Photo by Francis + FrancisCanceled: Hammargren’s collection won’t be open to the public this Nevada Day after all.
Video: The Hammargren House
It was supposed to be a celebration, the last time the public would be invited into former Nevada Lt. Gov. Lonnie Hammargren’s home. But now a number of factors have worked against the 72-year-old retired neurosurgeon, forcing him to call off his Nevada Day extravaganza, and perhaps close his doors to the community for good.
Hammargren’s home, which has grown since 1972 from a single-family residence to a rambling, 17,200-square-foot structure, is, depending on whom you ask, a treasure of Nevada’s history and Hammargren’s life or a nuisance and the Valley’s worst eyesore, as Las Vegas Review-Journal readers voted it in 1997.
The multi-level home on Ridgecrest Drive in the Paradise Crest subdivision, near Sandhill and Flamingo roads, is packed with items Hammargren has accumulated throughout his long life, starting innocently enough with a butterfly collection from his childhood in Minnesota. The stuff has taken on a life of its own, though, since Hammargren moved here in 1971 to become Nevada’s first licensed micro-neurosurgeon.
“A lot of this stuff that I have is what’s left of Las Vegas when they close up things,” he says. “I preserve the things that people throw away. Otherwise it would be junk.”
Hammargren, an amateur astronomer, started the expansion of his home in 1975 by building a second-floor planetarium. Eventually, the growing collection led him to buy the house next door in 1986, and the one next to that in ’89. Now the home is a maze of staircases—including one used by Liberace in his Las Vegas show—and walkways. It’s hard to tell exactly where one floor ends and another begins, but the maze seems to lead to the rooftop observatory where Hammargren has markers to chart the sun’s position on the solstices and equinoxes.
But that’s just a hint of the wonders the house contains. He’s got one of Liberace’s pianos, a stained-glass dome from the Dunes hotel-casino, a replica of Leonardo da Vinci’s flying machine, a full-scale model of a dinosaur used in Hollywood in the 1930s, a model of the Taj Mahal, a 9/11 memorial complete with a model of the New York City skyline, motorcycles from daredevils Robbie Knievel and Gary Wells, and a gondola that he says is the third-oldest in existence—and his most valuable item. The facade of the home features a full-scale re-creation of the governor’s palace in the Mayan city of Uxmal in Yucatan, Mexico, and the house on the far right—which was his original residence—features a quarter-scale replica of Chitzen Itza.
The items in his backyard, some of which can be seen from Sandhill Road, include a dragon used in EFX at the MGM Grand, a model of the Statue of Liberty, a locomotive engine, a model of St. Basil’s Cathedral in Moscow, a 1927 Model T once owned by Redd Foxx, a half-scale model of Stonehenge, two replicas of the space shuttle and an actual Apollo capsule used in splashdown testing. He has a replica of Hoover Dam flanked by boulders taken from near the actual dam and built by former dam workers 25 years ago, now complete with its own bypass bridge.
“I had my bridge done two years before they did,” Hammargren says.
His career has been almost as interesting as his home. He flew more than 100 missions as a flight surgeon in Vietnam before going to work for NASA. He wanted to be an astronaut but couldn’t pass the vision test. As a neurosurgeon, he operated on everyone from boxers to motorcycle showmen.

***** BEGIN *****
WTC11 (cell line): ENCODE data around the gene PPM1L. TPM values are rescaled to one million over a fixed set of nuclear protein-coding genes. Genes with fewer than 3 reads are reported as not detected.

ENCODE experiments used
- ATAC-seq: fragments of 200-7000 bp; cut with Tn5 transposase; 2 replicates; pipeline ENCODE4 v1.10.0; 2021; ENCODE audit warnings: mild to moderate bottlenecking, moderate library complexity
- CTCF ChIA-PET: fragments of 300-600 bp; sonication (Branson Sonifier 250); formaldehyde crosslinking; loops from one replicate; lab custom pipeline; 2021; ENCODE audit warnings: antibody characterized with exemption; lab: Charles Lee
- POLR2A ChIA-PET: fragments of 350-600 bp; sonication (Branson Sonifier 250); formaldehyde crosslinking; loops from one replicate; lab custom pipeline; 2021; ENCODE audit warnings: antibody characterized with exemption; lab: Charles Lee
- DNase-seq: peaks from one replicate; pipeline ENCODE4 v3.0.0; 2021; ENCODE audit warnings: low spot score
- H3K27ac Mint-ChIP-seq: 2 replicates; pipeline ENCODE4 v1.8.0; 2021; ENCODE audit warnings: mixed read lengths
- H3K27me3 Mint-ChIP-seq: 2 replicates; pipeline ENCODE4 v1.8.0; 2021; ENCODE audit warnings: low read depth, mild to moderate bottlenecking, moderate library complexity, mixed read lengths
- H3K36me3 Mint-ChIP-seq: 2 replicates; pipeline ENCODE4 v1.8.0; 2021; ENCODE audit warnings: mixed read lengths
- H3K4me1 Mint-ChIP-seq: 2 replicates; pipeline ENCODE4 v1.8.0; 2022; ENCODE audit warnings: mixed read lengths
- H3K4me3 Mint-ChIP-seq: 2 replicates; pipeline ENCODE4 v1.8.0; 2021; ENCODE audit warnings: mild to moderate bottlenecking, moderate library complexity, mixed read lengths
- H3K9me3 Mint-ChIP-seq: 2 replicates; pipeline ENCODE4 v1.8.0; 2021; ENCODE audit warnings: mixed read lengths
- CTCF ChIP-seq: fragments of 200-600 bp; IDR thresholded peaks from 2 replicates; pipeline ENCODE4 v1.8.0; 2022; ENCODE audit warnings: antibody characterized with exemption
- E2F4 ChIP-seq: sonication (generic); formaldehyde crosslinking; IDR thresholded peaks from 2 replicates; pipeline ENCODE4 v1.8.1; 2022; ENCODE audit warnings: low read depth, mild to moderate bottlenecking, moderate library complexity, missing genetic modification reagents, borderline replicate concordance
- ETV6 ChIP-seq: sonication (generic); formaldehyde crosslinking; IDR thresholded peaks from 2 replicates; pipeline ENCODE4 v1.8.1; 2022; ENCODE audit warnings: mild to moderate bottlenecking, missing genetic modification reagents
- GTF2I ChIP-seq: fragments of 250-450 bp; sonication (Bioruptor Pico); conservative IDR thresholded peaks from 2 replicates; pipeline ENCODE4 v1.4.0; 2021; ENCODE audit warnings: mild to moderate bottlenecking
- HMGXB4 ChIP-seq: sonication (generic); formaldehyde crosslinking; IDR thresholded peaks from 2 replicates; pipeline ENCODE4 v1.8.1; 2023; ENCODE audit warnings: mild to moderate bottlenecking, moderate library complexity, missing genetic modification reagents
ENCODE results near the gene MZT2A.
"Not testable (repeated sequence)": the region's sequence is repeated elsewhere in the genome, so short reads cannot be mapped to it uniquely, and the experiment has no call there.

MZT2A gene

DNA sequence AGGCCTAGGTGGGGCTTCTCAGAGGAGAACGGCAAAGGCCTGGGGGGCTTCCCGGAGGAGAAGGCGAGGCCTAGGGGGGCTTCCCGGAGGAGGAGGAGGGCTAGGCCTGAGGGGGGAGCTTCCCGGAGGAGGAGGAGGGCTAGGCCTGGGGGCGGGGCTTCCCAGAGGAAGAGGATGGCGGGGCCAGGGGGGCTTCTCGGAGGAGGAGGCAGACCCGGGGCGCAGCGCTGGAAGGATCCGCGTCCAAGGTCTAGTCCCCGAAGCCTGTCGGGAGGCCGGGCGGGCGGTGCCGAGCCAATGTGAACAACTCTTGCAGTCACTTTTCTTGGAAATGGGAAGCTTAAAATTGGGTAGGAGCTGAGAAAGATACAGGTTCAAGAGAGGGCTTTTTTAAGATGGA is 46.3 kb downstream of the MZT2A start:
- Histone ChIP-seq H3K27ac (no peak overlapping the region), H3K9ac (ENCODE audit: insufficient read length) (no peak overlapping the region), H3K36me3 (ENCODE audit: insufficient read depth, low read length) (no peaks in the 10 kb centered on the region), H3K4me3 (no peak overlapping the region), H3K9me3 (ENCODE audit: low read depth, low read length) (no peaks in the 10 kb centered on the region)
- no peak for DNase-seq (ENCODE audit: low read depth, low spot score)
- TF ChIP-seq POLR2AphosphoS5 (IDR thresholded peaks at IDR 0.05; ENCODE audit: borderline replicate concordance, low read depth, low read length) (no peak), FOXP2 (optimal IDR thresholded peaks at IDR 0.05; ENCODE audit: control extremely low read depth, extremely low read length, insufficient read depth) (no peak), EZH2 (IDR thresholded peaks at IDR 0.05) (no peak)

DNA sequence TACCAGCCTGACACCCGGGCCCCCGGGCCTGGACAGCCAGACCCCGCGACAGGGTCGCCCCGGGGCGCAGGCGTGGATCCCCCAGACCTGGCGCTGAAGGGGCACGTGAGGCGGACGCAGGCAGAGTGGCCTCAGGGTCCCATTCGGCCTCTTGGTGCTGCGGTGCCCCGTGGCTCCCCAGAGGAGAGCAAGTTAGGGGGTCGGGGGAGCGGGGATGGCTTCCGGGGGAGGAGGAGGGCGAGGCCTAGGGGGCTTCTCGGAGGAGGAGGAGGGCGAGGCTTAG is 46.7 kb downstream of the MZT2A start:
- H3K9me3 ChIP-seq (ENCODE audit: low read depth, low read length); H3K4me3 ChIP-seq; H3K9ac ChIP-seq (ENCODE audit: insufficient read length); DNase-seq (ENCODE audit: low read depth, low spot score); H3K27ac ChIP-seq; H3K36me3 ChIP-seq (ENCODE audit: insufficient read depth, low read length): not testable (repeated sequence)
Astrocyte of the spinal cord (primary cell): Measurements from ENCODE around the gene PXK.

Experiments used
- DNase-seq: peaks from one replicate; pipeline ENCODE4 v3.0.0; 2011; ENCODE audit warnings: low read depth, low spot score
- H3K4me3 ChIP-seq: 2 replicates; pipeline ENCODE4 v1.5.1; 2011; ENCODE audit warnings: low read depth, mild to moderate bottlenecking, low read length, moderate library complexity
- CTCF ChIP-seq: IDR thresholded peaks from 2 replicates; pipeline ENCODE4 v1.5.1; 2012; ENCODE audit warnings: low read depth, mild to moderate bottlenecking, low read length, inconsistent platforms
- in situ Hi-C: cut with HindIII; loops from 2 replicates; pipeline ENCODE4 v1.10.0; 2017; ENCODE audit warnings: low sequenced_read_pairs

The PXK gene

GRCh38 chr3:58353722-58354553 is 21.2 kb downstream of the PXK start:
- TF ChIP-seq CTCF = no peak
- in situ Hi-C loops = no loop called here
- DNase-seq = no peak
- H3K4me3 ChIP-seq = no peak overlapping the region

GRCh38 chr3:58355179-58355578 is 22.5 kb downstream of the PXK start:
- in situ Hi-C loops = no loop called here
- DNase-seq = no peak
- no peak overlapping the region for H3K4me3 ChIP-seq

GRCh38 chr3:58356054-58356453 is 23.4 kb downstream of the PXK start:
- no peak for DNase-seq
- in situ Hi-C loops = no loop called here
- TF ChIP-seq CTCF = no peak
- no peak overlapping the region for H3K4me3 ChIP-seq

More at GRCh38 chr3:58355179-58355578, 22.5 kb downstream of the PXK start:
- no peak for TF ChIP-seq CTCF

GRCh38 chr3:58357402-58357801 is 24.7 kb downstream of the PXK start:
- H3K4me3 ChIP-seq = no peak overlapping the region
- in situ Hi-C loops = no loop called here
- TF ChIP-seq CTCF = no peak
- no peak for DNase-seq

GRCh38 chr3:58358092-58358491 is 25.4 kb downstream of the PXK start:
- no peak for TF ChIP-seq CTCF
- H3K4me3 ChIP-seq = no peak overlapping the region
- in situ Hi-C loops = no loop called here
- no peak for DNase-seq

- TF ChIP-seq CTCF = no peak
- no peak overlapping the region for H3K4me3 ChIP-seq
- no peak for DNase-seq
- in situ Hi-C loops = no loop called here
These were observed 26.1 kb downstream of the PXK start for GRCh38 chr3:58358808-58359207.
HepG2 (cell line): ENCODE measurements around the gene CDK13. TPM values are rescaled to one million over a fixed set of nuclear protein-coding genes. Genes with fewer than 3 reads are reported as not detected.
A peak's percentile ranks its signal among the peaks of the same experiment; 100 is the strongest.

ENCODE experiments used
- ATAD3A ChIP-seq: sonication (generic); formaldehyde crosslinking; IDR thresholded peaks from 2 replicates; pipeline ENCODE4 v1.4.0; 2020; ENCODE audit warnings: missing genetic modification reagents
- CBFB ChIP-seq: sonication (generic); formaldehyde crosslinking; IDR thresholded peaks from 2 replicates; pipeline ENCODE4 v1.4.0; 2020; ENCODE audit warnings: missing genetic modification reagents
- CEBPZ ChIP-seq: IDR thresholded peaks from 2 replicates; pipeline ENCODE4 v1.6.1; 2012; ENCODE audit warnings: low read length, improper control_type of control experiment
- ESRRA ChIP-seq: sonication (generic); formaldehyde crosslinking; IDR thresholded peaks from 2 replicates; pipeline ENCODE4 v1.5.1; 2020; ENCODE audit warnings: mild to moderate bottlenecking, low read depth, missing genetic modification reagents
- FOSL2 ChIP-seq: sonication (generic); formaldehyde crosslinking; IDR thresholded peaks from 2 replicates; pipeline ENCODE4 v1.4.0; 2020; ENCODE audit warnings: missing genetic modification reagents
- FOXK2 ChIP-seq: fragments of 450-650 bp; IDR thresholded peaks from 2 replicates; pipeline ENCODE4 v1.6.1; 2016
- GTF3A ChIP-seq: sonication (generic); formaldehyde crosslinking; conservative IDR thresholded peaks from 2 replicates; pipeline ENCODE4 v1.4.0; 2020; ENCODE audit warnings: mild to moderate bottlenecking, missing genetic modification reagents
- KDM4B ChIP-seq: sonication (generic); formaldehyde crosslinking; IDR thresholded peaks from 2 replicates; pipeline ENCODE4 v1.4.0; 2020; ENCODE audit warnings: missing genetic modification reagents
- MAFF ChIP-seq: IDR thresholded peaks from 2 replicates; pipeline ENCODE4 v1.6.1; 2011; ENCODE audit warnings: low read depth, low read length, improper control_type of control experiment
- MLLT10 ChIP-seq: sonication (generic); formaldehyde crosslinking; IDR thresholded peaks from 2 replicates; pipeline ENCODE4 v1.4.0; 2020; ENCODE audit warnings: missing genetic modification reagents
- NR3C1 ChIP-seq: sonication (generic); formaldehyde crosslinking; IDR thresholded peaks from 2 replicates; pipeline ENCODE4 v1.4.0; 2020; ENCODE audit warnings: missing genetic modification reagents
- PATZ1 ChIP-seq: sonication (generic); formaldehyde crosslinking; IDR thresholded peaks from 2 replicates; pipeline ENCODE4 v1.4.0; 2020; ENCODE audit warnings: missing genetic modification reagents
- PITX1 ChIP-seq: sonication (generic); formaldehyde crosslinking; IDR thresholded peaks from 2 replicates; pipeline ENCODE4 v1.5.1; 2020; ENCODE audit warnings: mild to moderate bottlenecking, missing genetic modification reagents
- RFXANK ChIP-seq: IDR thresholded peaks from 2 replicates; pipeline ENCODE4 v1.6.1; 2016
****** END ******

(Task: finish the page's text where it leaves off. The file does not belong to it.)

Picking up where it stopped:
He began opening his eclectic collection—recognized by the Department of the Interior as a branch of the Smithsonian Institution in 1993—to the public on Nevada Day (Oct. 31) 17 years ago as a campaign ploy after announcing his candidacy for lieutenant governor.
“It was partly PR at the time,” he says. “I’ve got too big an ego, and in running for political office it seemed like the easiest way to get people to know me.”
The open house was canceled last year for just the second time largely because of complaints by some neighbors, most prominently Barbara Robinson, who has lived next to Hammargren since 1988. (Robinson could not be reached for this story.)
Hammargren appeared in Clark County District Court on Dec. 30 because of the complaints, and then before the Clark County Commission on Jan. 20 to apply for a special-use permit for a museum and to request 16 zoning waivers. His applications were denied, though Hammargren was told he couldn’t be prevented from holding public gatherings at his home.
Guy Rocha, who served as Nevada’s state archivist for 28 years before retiring in 2009, says Hammargren’s house is interesting, but not necessarily a museum.
“It’s not so much about Nevada history,” he says. “It says more about Lonnie Hammargren and his personal tastes and interests. And there are people who will always be curious to see that house, but not because they’re going to learn a lot about Nevada’s history in there.”
Hammargren had hoped the legal issues were behind him when he announced that he’d open his house for Nevada Day one last time this year. But the recent rains postponed his preparation, and health issues in his family, legal complications and conflicts with neighbors persuaded him to cancel the event.
“I didn’t want to be in-your-face with the neighbors,” he says. “It’s not like I’ve given up forever; it’s called regrouping. Better to play the second half of the game.”
He wants to have that last open house while he’s still above ground. But even when he’s not, Hammargren plans to stick around. There’s an Egyptian-style sarcophagus waiting for him underneath his home, where he wants to be interred.
“The law in Clark County says you can be buried on your property, so I am going to be buried here,” he says. “One hundred years from now they can dig me up if they want, but I will have the last laugh on the neighbors because I’m staying right here.”